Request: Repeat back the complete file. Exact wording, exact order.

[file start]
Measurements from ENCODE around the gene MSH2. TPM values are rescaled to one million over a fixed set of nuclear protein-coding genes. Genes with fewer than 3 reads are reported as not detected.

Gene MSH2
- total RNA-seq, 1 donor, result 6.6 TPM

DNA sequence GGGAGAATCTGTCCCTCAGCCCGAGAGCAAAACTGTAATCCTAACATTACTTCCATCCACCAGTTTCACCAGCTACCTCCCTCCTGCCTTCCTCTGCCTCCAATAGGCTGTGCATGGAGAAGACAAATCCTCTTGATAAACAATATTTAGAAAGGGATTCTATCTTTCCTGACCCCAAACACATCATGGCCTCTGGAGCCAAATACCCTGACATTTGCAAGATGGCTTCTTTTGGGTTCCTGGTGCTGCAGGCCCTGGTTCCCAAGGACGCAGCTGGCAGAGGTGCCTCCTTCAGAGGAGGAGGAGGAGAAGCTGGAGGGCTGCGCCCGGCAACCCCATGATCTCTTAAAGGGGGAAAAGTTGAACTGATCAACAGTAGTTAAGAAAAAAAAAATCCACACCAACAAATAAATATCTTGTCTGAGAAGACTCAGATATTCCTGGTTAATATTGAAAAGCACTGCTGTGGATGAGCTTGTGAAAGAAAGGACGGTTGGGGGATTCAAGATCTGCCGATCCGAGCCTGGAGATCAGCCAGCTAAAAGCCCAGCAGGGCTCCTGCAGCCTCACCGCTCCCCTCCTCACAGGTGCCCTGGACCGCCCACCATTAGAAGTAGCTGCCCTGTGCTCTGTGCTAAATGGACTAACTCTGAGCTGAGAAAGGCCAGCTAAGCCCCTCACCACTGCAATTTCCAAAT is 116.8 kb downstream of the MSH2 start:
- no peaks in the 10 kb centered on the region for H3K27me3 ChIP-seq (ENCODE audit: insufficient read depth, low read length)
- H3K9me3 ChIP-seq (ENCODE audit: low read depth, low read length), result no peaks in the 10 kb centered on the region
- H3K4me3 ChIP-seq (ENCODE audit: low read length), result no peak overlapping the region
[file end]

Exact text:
Measurements from ENCODE around the gene MSH2. TPM values are rescaled to one million over a fixed set of nuclear protein-coding genes. Genes with fewer than 3 reads are reported as not detected.

Gene MSH2
- total RNA-seq, 1 donor, result 6.6 TPM

DNA sequence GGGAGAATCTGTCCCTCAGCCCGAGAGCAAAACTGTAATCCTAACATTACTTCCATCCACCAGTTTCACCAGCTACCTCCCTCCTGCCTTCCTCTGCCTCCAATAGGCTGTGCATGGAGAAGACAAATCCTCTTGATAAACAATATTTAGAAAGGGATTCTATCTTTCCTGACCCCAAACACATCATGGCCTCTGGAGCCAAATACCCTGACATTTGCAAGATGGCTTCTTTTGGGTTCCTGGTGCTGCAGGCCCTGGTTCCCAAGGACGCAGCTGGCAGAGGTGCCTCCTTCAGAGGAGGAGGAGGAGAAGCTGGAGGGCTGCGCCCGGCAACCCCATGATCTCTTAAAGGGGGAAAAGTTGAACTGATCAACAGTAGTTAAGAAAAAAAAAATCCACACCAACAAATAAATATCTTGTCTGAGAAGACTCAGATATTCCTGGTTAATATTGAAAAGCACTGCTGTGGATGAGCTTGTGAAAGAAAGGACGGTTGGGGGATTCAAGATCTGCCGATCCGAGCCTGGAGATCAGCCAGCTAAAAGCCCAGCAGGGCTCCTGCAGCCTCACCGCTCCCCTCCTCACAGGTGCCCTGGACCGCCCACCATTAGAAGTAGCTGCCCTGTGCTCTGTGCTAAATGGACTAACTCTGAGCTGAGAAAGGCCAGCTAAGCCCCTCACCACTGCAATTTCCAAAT is 116.8 kb downstream of the MSH2 start:
- no peaks in the 10 kb centered on the region for H3K27me3 ChIP-seq (ENCODE audit: insufficient read depth, low read length)
- H3K9me3 ChIP-seq (ENCODE audit: low read depth, low read length), result no peaks in the 10 kb centered on the region
- H3K4me3 ChIP-seq (ENCODE audit: low read length), result no peak overlapping the region